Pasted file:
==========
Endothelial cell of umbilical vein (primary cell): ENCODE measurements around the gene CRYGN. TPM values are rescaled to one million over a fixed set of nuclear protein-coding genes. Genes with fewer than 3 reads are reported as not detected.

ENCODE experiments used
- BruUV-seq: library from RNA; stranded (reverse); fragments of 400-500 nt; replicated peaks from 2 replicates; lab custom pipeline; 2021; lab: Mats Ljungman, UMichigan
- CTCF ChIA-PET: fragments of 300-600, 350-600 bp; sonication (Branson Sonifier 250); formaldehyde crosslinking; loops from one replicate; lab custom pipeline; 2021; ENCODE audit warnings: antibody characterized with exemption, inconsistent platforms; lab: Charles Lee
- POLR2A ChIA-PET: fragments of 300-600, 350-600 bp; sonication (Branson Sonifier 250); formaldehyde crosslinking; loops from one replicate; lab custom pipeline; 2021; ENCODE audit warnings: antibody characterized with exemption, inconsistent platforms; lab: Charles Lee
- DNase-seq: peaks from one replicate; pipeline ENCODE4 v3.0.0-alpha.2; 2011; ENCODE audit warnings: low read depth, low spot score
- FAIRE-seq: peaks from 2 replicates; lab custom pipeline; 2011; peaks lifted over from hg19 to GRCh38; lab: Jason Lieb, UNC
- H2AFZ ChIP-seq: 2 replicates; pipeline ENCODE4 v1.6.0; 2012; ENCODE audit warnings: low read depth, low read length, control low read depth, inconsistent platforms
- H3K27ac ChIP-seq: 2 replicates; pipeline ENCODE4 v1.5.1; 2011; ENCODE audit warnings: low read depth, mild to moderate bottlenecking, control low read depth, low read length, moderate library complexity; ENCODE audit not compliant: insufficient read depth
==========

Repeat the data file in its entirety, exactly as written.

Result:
Endothelial cell of umbilical vein (primary cell): ENCODE measurements around the gene CRYGN. TPM values are rescaled to one million over a fixed set of nuclear protein-coding genes. Genes with fewer than 3 reads are reported as not detected.

ENCODE experiments used
- BruUV-seq: library from RNA; stranded (reverse); fragments of 400-500 nt; replicated peaks from 2 replicates; lab custom pipeline; 2021; lab: Mats Ljungman, UMichigan
- CTCF ChIA-PET: fragments of 300-600, 350-600 bp; sonication (Branson Sonifier 250); formaldehyde crosslinking; loops from one replicate; lab custom pipeline; 2021; ENCODE audit warnings: antibody characterized with exemption, inconsistent platforms; lab: Charles Lee
- POLR2A ChIA-PET: fragments of 300-600, 350-600 bp; sonication (Branson Sonifier 250); formaldehyde crosslinking; loops from one replicate; lab custom pipeline; 2021; ENCODE audit warnings: antibody characterized with exemption, inconsistent platforms; lab: Charles Lee
- DNase-seq: peaks from one replicate; pipeline ENCODE4 v3.0.0-alpha.2; 2011; ENCODE audit warnings: low read depth, low spot score
- FAIRE-seq: peaks from 2 replicates; lab custom pipeline; 2011; peaks lifted over from hg19 to GRCh38; lab: Jason Lieb, UNC
- H2AFZ ChIP-seq: 2 replicates; pipeline ENCODE4 v1.6.0; 2012; ENCODE audit warnings: low read depth, low read length, control low read depth, inconsistent platforms
- H3K27ac ChIP-seq: 2 replicates; pipeline ENCODE4 v1.5.1; 2011; ENCODE audit warnings: low read depth, mild to moderate bottlenecking, control low read depth, low read length, moderate library complexity; ENCODE audit not compliant: insufficient read depth